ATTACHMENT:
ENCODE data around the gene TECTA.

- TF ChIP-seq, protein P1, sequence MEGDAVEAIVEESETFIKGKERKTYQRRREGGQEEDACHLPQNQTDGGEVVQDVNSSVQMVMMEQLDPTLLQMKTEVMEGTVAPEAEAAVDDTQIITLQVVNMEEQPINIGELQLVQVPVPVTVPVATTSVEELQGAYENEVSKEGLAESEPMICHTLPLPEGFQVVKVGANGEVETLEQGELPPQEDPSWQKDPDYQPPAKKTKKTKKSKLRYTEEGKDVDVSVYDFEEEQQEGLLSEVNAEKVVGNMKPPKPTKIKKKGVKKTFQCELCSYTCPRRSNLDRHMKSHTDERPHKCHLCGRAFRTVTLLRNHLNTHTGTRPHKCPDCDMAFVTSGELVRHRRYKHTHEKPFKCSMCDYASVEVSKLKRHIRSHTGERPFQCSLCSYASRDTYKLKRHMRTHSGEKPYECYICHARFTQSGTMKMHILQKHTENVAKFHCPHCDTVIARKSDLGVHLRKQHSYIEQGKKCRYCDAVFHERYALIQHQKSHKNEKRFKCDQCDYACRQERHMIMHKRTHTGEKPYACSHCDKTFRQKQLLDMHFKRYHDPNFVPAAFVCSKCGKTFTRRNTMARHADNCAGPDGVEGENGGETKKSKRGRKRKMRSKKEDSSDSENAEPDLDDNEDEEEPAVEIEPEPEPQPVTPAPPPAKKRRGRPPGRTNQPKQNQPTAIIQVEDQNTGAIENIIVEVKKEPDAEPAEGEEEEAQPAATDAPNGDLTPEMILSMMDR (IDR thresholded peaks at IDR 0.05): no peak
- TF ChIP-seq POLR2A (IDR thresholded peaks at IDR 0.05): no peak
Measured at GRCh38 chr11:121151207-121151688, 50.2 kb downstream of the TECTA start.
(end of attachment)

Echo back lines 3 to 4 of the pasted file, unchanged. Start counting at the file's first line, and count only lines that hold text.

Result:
- TF ChIP-seq POLR2A (IDR thresholded peaks at IDR 0.05): no peak
Measured at GRCh38 chr11:121151207-121151688, 50.2 kb downstream of the TECTA start.